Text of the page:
If you need to use public transport keep these suggestions in mind
While the nation is in lockdown there are thousands of people who still need to go to work to ensure that our essential services keep operational. Being able to work from home during lockdown is a privilege that not everyone has, the reality is that many of the essential service workers will be relying on public transport. Below are some guidelines to help us keep healthy while using public transport.
As of Friday 27 March 2020 South Africa’s public transport services will have a limited time where they are allowed to be on the road to provide transport, the allotted time by government is from 05:00 – 09:00 and 16:00 – 20:00.
For the week of Monday, 30 March – Friday, 03 April the public transport system will be running between 05:00 – 20:00 each day for those who need to collect social grants. If you’re using public transport during this time to collect your grant you need to carry your ID document and Sassa card to assist law enforcement in their job. The rule still applies that unless it’s essential for survival to venture out of the house, stay at home.
Covid-19 is spread through coughing and sneezing, so it’s important to maintain social distancing, this means keeping 1-meter of space between you and another person. This applies to public transport too; you need to have space on either side of you. If public transport is shuttling as many people as possible you can report them as it goes against government transportation laws during the lockdown.
Do not touch your face with your hands; this includes rubbing an itchy eye. When we sneeze or cough germs land on surfaces like hand railings, we touch these with our hands and then touch our face transferring the bacteria. By not touching our face we limit the opportunity for Covid-19 transfer.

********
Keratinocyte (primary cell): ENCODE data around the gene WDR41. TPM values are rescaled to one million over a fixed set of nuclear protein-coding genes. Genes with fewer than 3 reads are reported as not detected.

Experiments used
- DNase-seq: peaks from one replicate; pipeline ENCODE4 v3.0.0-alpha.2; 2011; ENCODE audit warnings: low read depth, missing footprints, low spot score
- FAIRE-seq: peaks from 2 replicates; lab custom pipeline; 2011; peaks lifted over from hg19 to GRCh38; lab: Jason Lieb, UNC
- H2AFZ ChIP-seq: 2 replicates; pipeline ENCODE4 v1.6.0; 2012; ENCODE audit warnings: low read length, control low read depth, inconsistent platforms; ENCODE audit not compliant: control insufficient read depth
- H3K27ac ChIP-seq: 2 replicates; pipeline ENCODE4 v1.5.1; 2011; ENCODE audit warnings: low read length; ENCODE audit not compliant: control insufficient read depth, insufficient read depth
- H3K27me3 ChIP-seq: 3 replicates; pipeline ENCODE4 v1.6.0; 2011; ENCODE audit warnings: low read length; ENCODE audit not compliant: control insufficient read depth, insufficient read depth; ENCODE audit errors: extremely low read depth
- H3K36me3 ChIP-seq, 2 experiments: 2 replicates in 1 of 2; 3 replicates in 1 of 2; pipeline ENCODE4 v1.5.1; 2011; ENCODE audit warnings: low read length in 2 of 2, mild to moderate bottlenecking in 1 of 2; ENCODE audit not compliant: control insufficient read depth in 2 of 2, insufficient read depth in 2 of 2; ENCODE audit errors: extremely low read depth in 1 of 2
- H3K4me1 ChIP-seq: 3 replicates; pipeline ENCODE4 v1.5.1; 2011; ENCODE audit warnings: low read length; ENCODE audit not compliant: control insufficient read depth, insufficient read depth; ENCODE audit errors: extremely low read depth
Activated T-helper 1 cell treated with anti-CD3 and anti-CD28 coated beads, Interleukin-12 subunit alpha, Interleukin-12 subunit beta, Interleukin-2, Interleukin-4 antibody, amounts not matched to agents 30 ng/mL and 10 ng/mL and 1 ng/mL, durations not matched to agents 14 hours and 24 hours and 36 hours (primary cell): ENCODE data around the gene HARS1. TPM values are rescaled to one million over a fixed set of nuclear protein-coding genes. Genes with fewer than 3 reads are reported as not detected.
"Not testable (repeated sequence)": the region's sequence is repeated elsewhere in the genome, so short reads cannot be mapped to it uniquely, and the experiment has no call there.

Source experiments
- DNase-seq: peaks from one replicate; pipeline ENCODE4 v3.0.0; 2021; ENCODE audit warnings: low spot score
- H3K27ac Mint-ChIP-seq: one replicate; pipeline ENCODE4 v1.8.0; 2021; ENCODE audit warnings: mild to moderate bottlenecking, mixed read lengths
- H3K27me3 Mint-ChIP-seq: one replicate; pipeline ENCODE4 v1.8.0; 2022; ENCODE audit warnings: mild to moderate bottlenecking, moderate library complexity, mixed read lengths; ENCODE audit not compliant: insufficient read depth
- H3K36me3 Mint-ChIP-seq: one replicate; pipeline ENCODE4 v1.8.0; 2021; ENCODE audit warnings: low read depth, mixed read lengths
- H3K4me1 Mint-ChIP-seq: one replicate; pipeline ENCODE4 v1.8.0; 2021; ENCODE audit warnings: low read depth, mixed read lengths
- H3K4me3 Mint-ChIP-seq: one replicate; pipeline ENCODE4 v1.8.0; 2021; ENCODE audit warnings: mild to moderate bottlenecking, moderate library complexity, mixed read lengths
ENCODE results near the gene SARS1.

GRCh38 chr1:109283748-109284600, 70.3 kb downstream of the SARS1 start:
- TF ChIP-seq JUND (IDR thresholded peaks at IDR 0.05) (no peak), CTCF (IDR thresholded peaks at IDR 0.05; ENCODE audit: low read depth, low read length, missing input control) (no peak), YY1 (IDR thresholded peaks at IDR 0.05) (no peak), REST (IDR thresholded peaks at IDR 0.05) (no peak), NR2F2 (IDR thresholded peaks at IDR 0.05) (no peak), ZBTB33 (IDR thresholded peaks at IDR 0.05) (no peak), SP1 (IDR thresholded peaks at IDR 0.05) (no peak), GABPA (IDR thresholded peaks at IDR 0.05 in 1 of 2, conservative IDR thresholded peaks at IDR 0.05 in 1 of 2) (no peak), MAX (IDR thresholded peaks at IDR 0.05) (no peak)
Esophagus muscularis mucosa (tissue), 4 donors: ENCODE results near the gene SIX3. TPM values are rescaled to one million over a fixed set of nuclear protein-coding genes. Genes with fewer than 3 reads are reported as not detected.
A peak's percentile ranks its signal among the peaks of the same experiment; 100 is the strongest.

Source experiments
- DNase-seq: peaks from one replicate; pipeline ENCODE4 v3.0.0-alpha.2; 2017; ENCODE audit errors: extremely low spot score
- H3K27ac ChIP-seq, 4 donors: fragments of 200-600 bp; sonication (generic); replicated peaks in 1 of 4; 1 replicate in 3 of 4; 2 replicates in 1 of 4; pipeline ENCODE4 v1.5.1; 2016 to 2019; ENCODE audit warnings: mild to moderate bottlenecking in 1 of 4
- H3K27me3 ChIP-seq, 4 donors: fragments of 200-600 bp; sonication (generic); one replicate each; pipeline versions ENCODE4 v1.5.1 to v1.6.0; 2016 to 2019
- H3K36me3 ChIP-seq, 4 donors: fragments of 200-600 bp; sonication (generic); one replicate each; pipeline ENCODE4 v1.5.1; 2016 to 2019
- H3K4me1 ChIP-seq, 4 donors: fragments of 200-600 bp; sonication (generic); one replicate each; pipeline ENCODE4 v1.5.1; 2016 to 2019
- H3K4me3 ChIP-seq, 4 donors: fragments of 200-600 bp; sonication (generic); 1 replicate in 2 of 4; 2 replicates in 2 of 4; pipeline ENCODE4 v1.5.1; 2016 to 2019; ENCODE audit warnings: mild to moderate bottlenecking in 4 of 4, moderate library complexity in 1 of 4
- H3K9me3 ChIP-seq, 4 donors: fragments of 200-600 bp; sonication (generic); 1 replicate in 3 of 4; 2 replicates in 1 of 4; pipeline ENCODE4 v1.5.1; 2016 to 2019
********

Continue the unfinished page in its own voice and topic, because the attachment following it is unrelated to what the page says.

Since Covid-19 is a respiratory disease and spread in the micro-droplets expelled during sneezes and coughs it’s really important that if you sneeze or cough you do so into the crook of your elbow or into a tissue, the tissue needs to be thrown away immediately, it cannot be reused even if it seems like nothing came out your mouth or throat.
If you have access to sanitiser carry some with you and use as often as possible, and where possible, and to wash your hands for 20-seconds whenever you get the chance. If you’re going to be wearing gloves it’s vital to bear in mind that they’re a barrier and not a defense mechanism. Gloves need to be disposed of after every use, you can’t touch your face with gloves on and that your hands need to be washed thoroughly when you remove the gloves as bacteria could be lurking in them.
Unless you need to grab on a handle for stabilisation try and avoid touching shared public surfaces, this is easier said than done though it’s vital to stop the spread of Covid-19.
Remember – unless it’s essential for survival to venture out of the house, stay at home.
Images: South African government, iStock